Alphabet with 33 letters
The Georgian alphabet is called Mkhedruli. It consists of 33 letters, including 5 vowels and 28 consonants. Thus, Georgien contains more consonants than English contains letters.
The vowels are a, e, i, o and u. Somewhat more complicated it is with the consonants, which are difficult for non-Georgians to pronounce. For example, there are two «p», two «t», two «k», two «ts» and two «ch». One of the two is aspirated and the other not (ejective).
The Georgian alphabet doesn't know any uppercase letters, even the names of cities, countries or persons are written in lowercase letters.
Up to 8 consonants in a row
What makes the pronunciation even more difficult are the numerous consonant clusters, sometimes even at the beginning of the word. Here are some examples:
- 3 consonants: tskhviri (nose)
- 4 consonants: Mkvleli (murderer)
- 5 consonants: Tsinamdzghvriantkari (name of a village)
- 6 consonants: Mtsvrtneli (trainer)
- 8 consonants: Gvbrdghvni (you tear us)
7 grammatical cases
In Georgian language there are seven different grammatical cases. which we don't really know in English. Here are some examples.
The vocative case is used for direct addressing. While in English there is no difference between «my friend» and «Hey, my friend!», it is different in Georgian: «My friend» is called «chemi megobari» and «Hey, my friend!» Is called «chemo megobaro». The ending changes from i to o. Here is another example:
Good dog = kargi dzaghli
Hey good dog! = Hey kargo dzaghlo!
The instrumental case is used when a means (tool, instrument) is used to do something. In English we use «by» or «with» therefore. Spoon is Georgian means «kovsi». I eat is called «vcham». And if I eat with the spoon, that means «kovsit vcham» (with the spoon I eat). In the instrumental case the nouns always end in -it or -ti (after o and u).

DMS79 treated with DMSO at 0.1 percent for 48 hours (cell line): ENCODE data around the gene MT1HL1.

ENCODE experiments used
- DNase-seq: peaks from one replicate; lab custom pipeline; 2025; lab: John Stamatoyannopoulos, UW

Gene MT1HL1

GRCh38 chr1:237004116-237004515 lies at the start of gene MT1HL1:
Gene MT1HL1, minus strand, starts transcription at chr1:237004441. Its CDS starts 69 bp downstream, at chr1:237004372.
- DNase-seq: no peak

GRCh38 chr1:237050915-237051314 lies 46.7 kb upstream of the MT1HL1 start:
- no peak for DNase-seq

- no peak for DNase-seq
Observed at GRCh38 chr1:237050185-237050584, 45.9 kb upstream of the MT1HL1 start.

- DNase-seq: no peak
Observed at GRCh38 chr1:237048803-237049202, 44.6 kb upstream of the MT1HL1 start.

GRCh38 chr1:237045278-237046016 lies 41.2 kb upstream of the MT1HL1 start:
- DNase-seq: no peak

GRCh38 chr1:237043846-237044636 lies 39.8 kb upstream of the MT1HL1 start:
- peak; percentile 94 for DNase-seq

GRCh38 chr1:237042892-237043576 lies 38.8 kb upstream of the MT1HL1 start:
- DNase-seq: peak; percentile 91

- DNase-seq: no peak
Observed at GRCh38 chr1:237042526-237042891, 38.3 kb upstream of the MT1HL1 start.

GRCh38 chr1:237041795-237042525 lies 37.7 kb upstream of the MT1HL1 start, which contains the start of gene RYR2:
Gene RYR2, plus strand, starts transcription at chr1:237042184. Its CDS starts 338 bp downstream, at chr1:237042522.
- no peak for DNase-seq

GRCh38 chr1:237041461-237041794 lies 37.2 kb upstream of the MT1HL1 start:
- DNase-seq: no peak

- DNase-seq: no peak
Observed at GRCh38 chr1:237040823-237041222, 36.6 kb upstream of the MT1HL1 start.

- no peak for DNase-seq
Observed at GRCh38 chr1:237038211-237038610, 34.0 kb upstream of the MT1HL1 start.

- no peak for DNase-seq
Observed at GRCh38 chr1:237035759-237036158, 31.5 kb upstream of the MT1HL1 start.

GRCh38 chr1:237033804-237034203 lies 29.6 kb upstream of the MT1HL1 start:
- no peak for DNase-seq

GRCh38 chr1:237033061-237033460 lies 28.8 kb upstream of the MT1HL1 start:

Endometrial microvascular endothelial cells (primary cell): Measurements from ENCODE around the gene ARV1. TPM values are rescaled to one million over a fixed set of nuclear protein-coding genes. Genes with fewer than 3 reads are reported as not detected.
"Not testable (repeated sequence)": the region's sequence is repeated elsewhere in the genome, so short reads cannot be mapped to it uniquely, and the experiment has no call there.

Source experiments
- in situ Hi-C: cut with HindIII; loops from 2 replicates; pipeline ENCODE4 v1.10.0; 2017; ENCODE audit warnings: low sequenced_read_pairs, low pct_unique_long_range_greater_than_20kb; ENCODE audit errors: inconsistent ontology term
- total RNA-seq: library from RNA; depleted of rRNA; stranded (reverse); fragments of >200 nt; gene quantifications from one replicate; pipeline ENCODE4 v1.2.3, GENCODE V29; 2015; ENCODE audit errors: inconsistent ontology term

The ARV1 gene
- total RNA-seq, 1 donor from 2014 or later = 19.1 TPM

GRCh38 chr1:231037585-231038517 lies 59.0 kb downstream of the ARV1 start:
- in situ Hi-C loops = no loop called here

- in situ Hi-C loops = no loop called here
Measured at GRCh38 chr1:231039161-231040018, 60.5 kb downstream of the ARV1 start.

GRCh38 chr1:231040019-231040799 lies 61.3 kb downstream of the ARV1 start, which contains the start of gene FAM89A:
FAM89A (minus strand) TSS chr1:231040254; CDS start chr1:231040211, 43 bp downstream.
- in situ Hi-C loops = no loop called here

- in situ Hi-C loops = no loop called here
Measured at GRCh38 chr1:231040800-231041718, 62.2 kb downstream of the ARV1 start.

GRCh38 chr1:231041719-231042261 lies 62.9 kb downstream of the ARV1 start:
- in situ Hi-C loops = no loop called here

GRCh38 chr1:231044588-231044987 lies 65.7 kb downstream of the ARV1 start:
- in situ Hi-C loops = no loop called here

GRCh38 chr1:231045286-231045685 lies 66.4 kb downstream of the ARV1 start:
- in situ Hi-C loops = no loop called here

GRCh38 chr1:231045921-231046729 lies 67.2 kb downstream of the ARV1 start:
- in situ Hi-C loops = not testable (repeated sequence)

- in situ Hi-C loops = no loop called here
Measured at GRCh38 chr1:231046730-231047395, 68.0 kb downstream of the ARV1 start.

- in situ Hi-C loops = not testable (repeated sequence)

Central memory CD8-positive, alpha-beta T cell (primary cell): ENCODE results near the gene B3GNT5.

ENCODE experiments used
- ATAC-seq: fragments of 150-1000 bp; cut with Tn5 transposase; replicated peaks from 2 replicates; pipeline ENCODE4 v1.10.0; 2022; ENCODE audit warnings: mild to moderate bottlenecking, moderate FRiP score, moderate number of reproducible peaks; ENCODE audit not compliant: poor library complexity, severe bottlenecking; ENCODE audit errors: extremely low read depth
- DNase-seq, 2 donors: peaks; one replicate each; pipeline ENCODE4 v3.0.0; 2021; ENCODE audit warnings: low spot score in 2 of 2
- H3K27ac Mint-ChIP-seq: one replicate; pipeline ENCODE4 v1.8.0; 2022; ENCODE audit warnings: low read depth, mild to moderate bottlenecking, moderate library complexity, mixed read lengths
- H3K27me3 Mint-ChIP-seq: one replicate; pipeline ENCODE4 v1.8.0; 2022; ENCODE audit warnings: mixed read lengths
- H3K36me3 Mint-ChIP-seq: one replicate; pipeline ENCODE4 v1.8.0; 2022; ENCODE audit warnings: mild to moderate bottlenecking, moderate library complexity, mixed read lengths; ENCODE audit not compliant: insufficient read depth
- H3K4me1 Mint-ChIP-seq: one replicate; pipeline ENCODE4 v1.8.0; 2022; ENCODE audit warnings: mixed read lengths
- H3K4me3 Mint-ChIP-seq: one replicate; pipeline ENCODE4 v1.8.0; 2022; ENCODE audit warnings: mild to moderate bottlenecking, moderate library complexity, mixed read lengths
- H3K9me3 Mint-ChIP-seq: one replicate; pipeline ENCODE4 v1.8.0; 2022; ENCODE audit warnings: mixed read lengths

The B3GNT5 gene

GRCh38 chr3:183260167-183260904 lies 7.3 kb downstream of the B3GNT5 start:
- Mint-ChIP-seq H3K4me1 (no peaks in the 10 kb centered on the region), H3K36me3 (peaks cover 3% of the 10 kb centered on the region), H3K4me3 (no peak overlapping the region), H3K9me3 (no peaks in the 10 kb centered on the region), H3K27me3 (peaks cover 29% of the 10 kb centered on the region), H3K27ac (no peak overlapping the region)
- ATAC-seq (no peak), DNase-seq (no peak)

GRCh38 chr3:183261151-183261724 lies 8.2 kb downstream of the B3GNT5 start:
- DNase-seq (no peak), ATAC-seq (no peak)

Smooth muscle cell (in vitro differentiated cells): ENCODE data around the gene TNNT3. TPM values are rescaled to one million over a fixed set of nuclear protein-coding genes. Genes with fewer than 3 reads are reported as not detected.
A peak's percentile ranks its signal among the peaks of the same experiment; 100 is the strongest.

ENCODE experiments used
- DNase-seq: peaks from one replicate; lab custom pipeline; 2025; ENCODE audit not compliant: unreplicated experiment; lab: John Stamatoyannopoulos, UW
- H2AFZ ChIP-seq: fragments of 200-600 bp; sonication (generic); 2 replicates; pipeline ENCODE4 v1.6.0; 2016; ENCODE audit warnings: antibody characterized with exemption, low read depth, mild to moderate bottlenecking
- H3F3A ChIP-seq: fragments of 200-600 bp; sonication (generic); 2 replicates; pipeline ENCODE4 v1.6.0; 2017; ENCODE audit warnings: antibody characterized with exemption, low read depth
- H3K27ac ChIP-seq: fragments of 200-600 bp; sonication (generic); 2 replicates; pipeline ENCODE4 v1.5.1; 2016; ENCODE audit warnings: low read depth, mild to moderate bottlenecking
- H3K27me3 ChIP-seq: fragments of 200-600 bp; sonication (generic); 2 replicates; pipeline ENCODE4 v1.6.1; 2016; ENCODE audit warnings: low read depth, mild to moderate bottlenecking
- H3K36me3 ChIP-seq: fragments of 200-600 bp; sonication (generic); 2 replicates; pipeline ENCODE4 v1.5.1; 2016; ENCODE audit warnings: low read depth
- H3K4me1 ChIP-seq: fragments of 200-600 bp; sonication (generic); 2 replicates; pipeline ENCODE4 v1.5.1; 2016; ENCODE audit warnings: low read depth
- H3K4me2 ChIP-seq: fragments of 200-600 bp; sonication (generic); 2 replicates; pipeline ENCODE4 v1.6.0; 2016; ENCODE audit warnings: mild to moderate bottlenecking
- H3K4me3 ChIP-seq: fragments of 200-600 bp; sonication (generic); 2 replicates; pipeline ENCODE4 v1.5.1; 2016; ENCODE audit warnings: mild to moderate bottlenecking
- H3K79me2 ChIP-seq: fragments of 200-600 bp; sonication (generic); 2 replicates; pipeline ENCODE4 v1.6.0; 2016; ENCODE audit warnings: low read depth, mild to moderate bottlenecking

The other five cases in Georgian are nominative, dative, genitive, ergative and adverbialis.
Numbers in the 20's system
Georgian is one of the few languages ??whose counting is not in the 10's but in the 20's system. To a small extent, the French language knows this as well. Eighty in French is quatre-vingts (four times twenty).
This is how it is in Georgian. 20 is called «otsi» and 10 is called «ati.» So 30 is «otsdaati» (ots - da - ati; 20 and 10).
40 means «ormotsi» in Georgian, which is composed of the words «ori» (two) and «ozi» (twenty) which means 2 x 20. Here are some other examples:
50 = ormotsdaati (2 x 20 + 10)
60 = samotsi (3 x 20)
70 = samotsdaati (3 x 20 + 10)
77 = samotsdachvidmeti (3 x 20 + 17)
80 = otkhmotsi (4 x 20)
90 = otkhmotsdaati (4 x 20 + 10)
99 = otkhmotsdatskhrameti (4 x 20 + 19)
Suffixes, suffixes, suffixes
Georgian is an agglutinating language. Adding suffixes at the end of the words changes the meaning. Unlike in English, in Georgian you don't say «in the house», but «house-in». Instead of «from England» one says «England-from» or instead of «for the friends» one says «friends-for». Here are some suffixes, their meaning and examples.
shi = in
In Georgia: sakartveloshi
dan = from
He is from Russia: Is aris rusetidan
ze = on
On the bed: loginze
tvis = for
for me: chemtvis
ts = too, also, as well
You too: shents
tan ertad = with, together
With the friends: megobrebtan ertad
No grammatical gender
Georgian doesn't know any grammatical gender. While English or German know the three genders female, male and neuter and other languages such as Italian or Spanish at least know female and male, there is only one form in Georgian.
So the word «sheqvarebuli» means both «boyriend» and «girlfriend». Or the phrase «is aris mastsavlebeli» means both «she is a teacher» and «he is a teacher».
A nearly isolated language
A language is called isolated when it has no relationship with any other language (for example Basque and Korean). Georgian is not an isolated language, but it is only related to very few other languages.
Georgian belongs to Kartvelian (South Caucasian) language family ??and is only related to Mingrelian, Svan, Laz and Judaeo-Georgian, the language of the Georgian Jews.